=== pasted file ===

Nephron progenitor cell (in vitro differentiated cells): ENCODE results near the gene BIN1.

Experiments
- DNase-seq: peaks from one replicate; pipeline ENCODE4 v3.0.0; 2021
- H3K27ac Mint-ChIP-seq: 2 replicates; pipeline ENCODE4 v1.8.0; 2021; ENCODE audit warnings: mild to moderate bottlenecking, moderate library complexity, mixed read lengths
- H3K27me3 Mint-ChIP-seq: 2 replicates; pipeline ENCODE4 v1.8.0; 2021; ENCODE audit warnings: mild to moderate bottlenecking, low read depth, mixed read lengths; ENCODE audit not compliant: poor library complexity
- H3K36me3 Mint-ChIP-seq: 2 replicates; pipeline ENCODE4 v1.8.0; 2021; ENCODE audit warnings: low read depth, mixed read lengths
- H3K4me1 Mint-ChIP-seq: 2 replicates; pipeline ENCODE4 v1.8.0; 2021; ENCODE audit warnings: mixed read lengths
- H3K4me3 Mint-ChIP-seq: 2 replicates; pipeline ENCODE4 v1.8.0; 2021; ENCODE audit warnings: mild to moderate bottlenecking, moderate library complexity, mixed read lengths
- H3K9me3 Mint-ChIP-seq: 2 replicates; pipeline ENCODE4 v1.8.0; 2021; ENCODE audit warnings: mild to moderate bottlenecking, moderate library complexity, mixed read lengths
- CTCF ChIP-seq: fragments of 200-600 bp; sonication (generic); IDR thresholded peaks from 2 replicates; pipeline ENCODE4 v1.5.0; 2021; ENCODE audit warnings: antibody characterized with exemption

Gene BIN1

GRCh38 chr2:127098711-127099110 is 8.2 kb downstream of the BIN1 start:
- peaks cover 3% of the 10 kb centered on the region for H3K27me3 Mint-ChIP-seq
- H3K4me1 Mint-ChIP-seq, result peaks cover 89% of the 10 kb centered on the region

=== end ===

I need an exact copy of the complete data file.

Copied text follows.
Nephron progenitor cell (in vitro differentiated cells): ENCODE results near the gene BIN1.

Experiments
- DNase-seq: peaks from one replicate; pipeline ENCODE4 v3.0.0; 2021
- H3K27ac Mint-ChIP-seq: 2 replicates; pipeline ENCODE4 v1.8.0; 2021; ENCODE audit warnings: mild to moderate bottlenecking, moderate library complexity, mixed read lengths
- H3K27me3 Mint-ChIP-seq: 2 replicates; pipeline ENCODE4 v1.8.0; 2021; ENCODE audit warnings: mild to moderate bottlenecking, low read depth, mixed read lengths; ENCODE audit not compliant: poor library complexity
- H3K36me3 Mint-ChIP-seq: 2 replicates; pipeline ENCODE4 v1.8.0; 2021; ENCODE audit warnings: low read depth, mixed read lengths
- H3K4me1 Mint-ChIP-seq: 2 replicates; pipeline ENCODE4 v1.8.0; 2021; ENCODE audit warnings: mixed read lengths
- H3K4me3 Mint-ChIP-seq: 2 replicates; pipeline ENCODE4 v1.8.0; 2021; ENCODE audit warnings: mild to moderate bottlenecking, moderate library complexity, mixed read lengths
- H3K9me3 Mint-ChIP-seq: 2 replicates; pipeline ENCODE4 v1.8.0; 2021; ENCODE audit warnings: mild to moderate bottlenecking, moderate library complexity, mixed read lengths
- CTCF ChIP-seq: fragments of 200-600 bp; sonication (generic); IDR thresholded peaks from 2 replicates; pipeline ENCODE4 v1.5.0; 2021; ENCODE audit warnings: antibody characterized with exemption

Gene BIN1

GRCh38 chr2:127098711-127099110 is 8.2 kb downstream of the BIN1 start:
- peaks cover 3% of the 10 kb centered on the region for H3K27me3 Mint-ChIP-seq
- H3K4me1 Mint-ChIP-seq, result peaks cover 89% of the 10 kb centered on the region